Parrots need quite a bit more sleep than humans. Giving them 12 hours of shuteye is not a bad idea, so if you tend to be up until late with the lights on, it can be a good idea to cover your bird’s cage or wheel it into a dark room.

Without enough sleep, your quaker parrot can end up a cranky mess. Aggression and screaming are not unusual in sleep-deprived parrots.

Your quaker parrot is just having fun

Although there are a lot of negative reasons for a (quaker) parrot to vocalize more than usual, there’s also a positive one. As we’ve mentioned, parrots naturally use their screams and squawks to communicate.

If you’re having guests over, are playing music or have the TV on at high volume, you might notice your quaker parrot vocalizing more than usual. Although this can be annoying, especially if you’re trying to entertain, you should keep in mind it’s not inherently a bad thing.

Your quaker is just trying to get involved! They tend to love sounds all around them and often can’t help but join in. Here at Psittacology headquarters, we always notice the parrots’ noise and activity levels shooting up when we’re talking to house guests.

Close-up headshot of blue quaker parrot (Myiopsitta monachus)

Quieter pet parrots

If you’re looking for a quiet pet, obviously a parrot is not for you. Even the smallest budgie can and will produce a pretty impressive amount of noise!

That being said, there are some parrots that aren’t as loud as others. If you’ve concluded that a quaker might be too loud for you, you could consider:

You can find more of the quieter species in the list of quiet pet birds.

So, are quaker parrots loud? In the end, a lot of it does depend on your own definition of loud – and that of your neighbors.

Be sure to watch some videos of quaker parrots vocalizing to make sure you can handle this sort of noise throughout the day, because you never know whether you’ll end up with a quiet or loud individual.

If you have any more questions about quaker parrot noise levels or if you want to share your own experiences, don’t hesitate to leave a comment below.


Martella, M. B., & Bucher, E. H. (1990). Vocalizations of the monk parakeet. Bird Behavior8(2), 101-110.

  • Marijke Puts

    Marijke is a full-time niche blogger and pop science writer, founder of Psittacology, and overly enthusiastic bird mom. Originally from The Netherlands but living in sunny Spain, she spends her time wrangling cockatiels, writing about parrots, cooking, diving and hiking. About me | Contact me

9 thoughts on “Are Quaker Parrots Loud? | All about quaker noise levels”

    • Hey! It’s such a difficult thing to deal with isn’t it, especially with quakers which can be extra feisty. It’s normal for a parrot to focus their hormonal anger at a certain person and leave others alone. Make sure you keep your bird super busy with foraging boxes, lots of toys, baths and more. Also try making sure it gets 12+ hours of complete darkness for sleeping. If it really is hormonal behavior, it should subside in a few weeks. If not, there might be something more going on.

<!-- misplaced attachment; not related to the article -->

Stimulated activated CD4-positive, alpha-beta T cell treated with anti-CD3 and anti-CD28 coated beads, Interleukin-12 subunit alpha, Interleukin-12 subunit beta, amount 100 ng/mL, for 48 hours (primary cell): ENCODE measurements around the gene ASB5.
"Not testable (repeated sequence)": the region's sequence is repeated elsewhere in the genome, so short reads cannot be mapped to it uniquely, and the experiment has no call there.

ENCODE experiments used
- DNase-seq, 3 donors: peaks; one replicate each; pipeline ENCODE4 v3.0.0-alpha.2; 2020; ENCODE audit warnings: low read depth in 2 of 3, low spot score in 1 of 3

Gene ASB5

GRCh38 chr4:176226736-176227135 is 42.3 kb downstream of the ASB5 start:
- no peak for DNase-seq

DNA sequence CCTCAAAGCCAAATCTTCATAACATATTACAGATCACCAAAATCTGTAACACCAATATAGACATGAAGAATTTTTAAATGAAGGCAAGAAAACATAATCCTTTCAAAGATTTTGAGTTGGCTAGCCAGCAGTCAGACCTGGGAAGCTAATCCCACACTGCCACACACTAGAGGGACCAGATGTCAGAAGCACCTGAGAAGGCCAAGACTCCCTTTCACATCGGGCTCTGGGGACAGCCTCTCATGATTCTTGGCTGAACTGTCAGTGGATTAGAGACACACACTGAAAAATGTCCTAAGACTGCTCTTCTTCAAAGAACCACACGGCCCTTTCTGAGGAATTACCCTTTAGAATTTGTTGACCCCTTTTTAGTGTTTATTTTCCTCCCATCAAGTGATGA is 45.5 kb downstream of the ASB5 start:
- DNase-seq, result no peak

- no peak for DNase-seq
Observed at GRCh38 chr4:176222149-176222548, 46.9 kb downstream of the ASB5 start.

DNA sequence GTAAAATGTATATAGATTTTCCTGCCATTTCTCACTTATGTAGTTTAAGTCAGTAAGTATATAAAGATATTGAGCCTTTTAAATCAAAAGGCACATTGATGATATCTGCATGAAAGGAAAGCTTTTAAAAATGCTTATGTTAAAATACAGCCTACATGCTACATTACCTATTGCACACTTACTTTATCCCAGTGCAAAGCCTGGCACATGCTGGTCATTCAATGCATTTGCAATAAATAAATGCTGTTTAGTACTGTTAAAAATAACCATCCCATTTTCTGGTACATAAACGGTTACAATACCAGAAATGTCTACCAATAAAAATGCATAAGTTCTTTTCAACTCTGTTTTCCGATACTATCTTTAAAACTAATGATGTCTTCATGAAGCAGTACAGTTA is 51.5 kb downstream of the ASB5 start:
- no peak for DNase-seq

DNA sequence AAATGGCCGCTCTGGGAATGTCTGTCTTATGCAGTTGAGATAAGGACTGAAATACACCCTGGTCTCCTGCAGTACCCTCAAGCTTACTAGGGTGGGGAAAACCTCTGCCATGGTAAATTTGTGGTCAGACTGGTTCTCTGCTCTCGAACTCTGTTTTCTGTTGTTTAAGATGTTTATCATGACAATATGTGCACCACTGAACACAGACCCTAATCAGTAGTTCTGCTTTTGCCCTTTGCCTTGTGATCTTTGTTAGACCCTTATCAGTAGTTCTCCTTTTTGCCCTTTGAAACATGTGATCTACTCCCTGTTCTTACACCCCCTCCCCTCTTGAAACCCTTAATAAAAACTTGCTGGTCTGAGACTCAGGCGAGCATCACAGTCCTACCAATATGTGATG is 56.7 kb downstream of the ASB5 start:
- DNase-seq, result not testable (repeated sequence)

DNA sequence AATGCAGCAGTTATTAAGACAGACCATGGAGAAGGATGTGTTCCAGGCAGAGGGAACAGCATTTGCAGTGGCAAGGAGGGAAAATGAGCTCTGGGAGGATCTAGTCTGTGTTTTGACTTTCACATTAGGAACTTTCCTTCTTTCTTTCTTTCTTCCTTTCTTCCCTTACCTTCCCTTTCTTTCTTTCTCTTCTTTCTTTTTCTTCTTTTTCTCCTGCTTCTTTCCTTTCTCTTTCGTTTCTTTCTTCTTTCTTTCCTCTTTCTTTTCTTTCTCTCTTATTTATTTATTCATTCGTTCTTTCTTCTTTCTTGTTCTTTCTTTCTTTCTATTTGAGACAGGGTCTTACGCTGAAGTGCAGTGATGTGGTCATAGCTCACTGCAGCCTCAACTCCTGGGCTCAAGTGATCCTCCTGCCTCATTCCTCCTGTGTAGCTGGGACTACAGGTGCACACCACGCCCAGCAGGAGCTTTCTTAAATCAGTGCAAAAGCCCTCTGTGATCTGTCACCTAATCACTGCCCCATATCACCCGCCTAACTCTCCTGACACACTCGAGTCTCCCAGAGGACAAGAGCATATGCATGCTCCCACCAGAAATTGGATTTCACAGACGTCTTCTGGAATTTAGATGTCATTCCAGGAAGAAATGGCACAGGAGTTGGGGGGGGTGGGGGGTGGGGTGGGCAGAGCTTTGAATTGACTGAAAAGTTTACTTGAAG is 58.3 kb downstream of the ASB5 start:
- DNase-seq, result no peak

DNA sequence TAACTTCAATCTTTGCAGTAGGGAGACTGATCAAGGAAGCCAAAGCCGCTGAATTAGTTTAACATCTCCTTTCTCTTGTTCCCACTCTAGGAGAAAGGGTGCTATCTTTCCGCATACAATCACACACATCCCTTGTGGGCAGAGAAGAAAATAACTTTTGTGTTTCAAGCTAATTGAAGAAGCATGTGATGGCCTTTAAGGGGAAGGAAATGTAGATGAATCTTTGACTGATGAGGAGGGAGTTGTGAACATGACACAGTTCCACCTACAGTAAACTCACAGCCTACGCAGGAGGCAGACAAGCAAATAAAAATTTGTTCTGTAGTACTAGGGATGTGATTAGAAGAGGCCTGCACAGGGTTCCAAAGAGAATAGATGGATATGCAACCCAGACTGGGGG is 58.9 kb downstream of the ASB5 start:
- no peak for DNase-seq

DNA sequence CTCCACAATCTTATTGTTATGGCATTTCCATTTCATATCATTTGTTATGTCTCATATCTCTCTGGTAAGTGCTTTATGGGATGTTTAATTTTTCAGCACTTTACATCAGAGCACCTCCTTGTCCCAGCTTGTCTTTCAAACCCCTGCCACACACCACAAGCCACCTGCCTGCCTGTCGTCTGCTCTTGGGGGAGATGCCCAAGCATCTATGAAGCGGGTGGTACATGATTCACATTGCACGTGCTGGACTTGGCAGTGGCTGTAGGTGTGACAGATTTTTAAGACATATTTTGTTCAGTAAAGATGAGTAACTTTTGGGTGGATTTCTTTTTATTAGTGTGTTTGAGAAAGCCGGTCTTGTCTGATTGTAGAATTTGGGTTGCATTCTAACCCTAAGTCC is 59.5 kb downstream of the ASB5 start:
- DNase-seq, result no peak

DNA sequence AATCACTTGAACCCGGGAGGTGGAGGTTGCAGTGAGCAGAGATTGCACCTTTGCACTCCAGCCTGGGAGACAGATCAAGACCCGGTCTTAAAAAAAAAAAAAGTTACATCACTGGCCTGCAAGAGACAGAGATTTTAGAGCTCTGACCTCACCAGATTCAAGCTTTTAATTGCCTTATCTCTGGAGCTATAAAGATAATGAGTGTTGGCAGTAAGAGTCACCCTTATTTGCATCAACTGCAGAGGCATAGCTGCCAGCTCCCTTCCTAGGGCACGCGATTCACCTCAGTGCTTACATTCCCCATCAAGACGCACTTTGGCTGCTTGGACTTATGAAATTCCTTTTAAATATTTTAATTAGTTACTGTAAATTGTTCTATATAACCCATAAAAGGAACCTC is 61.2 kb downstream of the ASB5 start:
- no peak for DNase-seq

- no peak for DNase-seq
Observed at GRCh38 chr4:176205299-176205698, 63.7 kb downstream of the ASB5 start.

Good luck!

  1. Hello I recently purchased a female Quaker bird. She just turned one year old. I fell in love with her because she had her left wing amputated and I knew she needed extra care and attention. My greatest concern with her is keeping her safe. She is active and doesn’t realize she can not fly. If you have any suggestions that could help me regarding activities that she can do to keep her healthy and happy please let me know. I love her. Thanks

    • Hello! Actually, I’ve got you covered. I had the same issue with a handicapped lovebird and I found this Facebook group. If you use FB it can be a great resource! You should have plenty of options since I assume that your birdie does climb well still. 🙂 Good luck!

  2. Hi my quaker bird is too much attached to me . If I go in another room he started to scream. He want let me talk to my children . What should I do ?
    Then he screams too loved . How can I stop him.???

    • I understand, this is not uncommon with quakers and parrots in general! Firstly, have you done everything possible to reduce hormones? This sort of behavior becomes stronger if the bird is hormonal. You could check out this post over at my friends at Parrot Essentials to check if you’ve done everything: hormonal parrot.

      Other than this, much of it is about getting the parrot used to you leaving or doing something else. Ignore any and all screams. Don’t give attention until he stops. You can also try making something like a clicking noise to reply to the screams – some parrots will start clicking too instead of screaming, which at least helps with the noise. Good luck!

  3. I live in Queens and have a bird feeder. I get visits on a daily basis from the wild quaker parrots that nest in the area. I know they are coming from the noise they make.

    • I’m not surprised! I live in Spain and they are in various major cities – to the point where Madrid and Barcelona are looking for ways to get rid of them, I’m afraid. It’s so confusing to look at a piece of bread on the sidewalk and see a pigeon and a quaker fighting over it. They’re super noisy and their huge nests are quite a sight to see.